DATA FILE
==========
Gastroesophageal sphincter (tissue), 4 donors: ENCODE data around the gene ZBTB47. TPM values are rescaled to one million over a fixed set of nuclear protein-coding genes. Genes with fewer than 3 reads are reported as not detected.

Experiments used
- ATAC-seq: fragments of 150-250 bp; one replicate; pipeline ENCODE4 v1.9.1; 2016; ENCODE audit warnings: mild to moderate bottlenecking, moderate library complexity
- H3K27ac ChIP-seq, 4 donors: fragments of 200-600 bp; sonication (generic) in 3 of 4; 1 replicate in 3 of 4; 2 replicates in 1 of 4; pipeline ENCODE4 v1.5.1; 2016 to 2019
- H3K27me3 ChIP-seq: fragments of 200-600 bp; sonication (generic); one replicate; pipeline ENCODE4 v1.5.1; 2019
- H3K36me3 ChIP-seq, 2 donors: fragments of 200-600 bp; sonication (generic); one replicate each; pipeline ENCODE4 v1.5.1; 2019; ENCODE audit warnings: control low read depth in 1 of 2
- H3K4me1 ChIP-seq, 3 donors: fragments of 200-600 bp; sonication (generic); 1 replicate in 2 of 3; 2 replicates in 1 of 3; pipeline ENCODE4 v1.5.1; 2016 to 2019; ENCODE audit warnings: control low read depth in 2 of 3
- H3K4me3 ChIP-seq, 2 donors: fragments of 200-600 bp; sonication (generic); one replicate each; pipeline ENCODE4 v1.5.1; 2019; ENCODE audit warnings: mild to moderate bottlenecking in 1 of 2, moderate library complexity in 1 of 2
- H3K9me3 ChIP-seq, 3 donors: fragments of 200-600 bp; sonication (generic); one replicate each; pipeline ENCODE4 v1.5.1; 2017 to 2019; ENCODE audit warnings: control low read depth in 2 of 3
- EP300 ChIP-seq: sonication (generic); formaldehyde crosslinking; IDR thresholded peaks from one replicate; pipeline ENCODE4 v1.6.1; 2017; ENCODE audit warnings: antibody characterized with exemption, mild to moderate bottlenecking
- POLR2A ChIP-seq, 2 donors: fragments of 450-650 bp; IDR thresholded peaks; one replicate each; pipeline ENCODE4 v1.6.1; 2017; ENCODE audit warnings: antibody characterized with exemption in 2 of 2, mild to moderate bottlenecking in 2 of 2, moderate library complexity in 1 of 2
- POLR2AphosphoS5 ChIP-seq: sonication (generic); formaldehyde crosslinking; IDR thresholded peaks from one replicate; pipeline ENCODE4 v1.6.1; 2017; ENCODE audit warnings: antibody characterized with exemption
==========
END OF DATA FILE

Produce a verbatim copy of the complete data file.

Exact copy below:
Gastroesophageal sphincter (tissue), 4 donors: ENCODE data around the gene ZBTB47. TPM values are rescaled to one million over a fixed set of nuclear protein-coding genes. Genes with fewer than 3 reads are reported as not detected.

Experiments used
- ATAC-seq: fragments of 150-250 bp; one replicate; pipeline ENCODE4 v1.9.1; 2016; ENCODE audit warnings: mild to moderate bottlenecking, moderate library complexity
- H3K27ac ChIP-seq, 4 donors: fragments of 200-600 bp; sonication (generic) in 3 of 4; 1 replicate in 3 of 4; 2 replicates in 1 of 4; pipeline ENCODE4 v1.5.1; 2016 to 2019
- H3K27me3 ChIP-seq: fragments of 200-600 bp; sonication (generic); one replicate; pipeline ENCODE4 v1.5.1; 2019
- H3K36me3 ChIP-seq, 2 donors: fragments of 200-600 bp; sonication (generic); one replicate each; pipeline ENCODE4 v1.5.1; 2019; ENCODE audit warnings: control low read depth in 1 of 2
- H3K4me1 ChIP-seq, 3 donors: fragments of 200-600 bp; sonication (generic); 1 replicate in 2 of 3; 2 replicates in 1 of 3; pipeline ENCODE4 v1.5.1; 2016 to 2019; ENCODE audit warnings: control low read depth in 2 of 3
- H3K4me3 ChIP-seq, 2 donors: fragments of 200-600 bp; sonication (generic); one replicate each; pipeline ENCODE4 v1.5.1; 2019; ENCODE audit warnings: mild to moderate bottlenecking in 1 of 2, moderate library complexity in 1 of 2
- H3K9me3 ChIP-seq, 3 donors: fragments of 200-600 bp; sonication (generic); one replicate each; pipeline ENCODE4 v1.5.1; 2017 to 2019; ENCODE audit warnings: control low read depth in 2 of 3
- EP300 ChIP-seq: sonication (generic); formaldehyde crosslinking; IDR thresholded peaks from one replicate; pipeline ENCODE4 v1.6.1; 2017; ENCODE audit warnings: antibody characterized with exemption, mild to moderate bottlenecking
- POLR2A ChIP-seq, 2 donors: fragments of 450-650 bp; IDR thresholded peaks; one replicate each; pipeline ENCODE4 v1.6.1; 2017; ENCODE audit warnings: antibody characterized with exemption in 2 of 2, mild to moderate bottlenecking in 2 of 2, moderate library complexity in 1 of 2
- POLR2AphosphoS5 ChIP-seq: sonication (generic); formaldehyde crosslinking; IDR thresholded peaks from one replicate; pipeline ENCODE4 v1.6.1; 2017; ENCODE audit warnings: antibody characterized with exemption